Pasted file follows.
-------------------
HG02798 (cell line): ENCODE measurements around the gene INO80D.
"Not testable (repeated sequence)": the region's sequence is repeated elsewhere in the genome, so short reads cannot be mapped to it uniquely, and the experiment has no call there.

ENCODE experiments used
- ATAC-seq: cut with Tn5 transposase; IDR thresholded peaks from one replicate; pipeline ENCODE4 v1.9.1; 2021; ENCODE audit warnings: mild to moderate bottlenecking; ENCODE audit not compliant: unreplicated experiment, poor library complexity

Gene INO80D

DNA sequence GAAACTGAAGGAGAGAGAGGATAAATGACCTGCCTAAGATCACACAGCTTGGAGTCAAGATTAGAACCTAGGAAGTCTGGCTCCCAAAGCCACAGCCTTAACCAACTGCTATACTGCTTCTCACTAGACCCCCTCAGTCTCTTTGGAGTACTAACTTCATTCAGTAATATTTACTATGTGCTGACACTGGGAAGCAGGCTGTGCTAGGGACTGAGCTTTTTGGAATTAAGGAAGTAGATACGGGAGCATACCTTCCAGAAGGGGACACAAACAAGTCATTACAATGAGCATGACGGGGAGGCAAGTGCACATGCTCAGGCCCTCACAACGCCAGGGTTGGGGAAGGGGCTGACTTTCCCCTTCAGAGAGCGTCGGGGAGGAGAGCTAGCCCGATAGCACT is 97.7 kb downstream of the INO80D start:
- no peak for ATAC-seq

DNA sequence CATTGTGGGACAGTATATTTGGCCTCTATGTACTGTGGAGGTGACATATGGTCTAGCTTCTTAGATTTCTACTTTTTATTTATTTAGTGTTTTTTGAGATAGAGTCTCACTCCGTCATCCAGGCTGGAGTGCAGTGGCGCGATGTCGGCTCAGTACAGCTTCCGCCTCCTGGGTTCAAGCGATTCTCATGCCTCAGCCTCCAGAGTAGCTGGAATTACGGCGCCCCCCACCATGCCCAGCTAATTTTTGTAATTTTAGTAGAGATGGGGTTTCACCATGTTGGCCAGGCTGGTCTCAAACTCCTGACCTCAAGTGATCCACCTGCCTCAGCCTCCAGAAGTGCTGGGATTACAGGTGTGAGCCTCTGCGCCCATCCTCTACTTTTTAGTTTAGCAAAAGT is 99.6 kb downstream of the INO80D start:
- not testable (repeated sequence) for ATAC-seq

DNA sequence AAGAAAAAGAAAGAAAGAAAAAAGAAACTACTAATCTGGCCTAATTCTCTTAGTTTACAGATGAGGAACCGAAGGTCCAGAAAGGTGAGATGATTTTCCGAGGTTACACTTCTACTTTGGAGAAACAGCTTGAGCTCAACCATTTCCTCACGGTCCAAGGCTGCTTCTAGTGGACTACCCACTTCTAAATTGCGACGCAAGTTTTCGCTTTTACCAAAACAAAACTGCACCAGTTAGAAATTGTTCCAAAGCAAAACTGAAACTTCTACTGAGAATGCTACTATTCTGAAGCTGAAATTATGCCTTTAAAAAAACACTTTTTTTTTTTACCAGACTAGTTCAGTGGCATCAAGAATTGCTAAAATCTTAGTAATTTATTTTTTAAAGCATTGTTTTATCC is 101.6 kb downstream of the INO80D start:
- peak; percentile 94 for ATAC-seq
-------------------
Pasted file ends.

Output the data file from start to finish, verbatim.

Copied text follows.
HG02798 (cell line): ENCODE measurements around the gene INO80D.
"Not testable (repeated sequence)": the region's sequence is repeated elsewhere in the genome, so short reads cannot be mapped to it uniquely, and the experiment has no call there.

ENCODE experiments used
- ATAC-seq: cut with Tn5 transposase; IDR thresholded peaks from one replicate; pipeline ENCODE4 v1.9.1; 2021; ENCODE audit warnings: mild to moderate bottlenecking; ENCODE audit not compliant: unreplicated experiment, poor library complexity

Gene INO80D

DNA sequence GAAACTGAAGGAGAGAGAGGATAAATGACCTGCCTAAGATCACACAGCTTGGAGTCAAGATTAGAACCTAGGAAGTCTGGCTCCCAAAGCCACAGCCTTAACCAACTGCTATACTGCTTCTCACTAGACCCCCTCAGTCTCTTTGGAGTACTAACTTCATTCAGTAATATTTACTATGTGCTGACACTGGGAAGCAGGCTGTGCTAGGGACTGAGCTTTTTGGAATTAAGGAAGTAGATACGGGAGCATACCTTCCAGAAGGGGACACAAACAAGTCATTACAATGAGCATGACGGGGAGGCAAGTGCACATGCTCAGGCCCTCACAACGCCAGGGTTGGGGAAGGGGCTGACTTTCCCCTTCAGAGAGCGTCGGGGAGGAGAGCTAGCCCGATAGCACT is 97.7 kb downstream of the INO80D start:
- no peak for ATAC-seq

DNA sequence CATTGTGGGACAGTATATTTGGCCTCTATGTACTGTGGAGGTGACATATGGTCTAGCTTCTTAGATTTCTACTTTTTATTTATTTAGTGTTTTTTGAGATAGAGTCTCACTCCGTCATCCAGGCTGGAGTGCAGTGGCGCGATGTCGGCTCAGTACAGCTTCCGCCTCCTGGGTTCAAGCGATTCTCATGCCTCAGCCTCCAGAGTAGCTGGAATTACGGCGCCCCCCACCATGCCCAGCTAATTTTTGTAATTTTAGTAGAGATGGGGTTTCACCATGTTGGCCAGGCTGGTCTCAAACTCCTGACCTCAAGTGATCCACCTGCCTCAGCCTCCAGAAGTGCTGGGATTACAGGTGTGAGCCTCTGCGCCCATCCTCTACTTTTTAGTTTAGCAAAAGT is 99.6 kb downstream of the INO80D start:
- not testable (repeated sequence) for ATAC-seq

DNA sequence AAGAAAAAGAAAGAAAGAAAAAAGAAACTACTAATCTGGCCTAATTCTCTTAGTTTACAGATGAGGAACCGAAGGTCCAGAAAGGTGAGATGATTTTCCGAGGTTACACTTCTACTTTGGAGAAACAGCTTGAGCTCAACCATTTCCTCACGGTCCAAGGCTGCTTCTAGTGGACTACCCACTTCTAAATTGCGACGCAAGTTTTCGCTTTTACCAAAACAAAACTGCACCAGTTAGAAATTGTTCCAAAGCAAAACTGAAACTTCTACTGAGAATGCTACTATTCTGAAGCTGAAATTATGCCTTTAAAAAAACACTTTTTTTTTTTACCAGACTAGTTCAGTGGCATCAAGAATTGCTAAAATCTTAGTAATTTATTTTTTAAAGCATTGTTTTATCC is 101.6 kb downstream of the INO80D start:
- peak; percentile 94 for ATAC-seq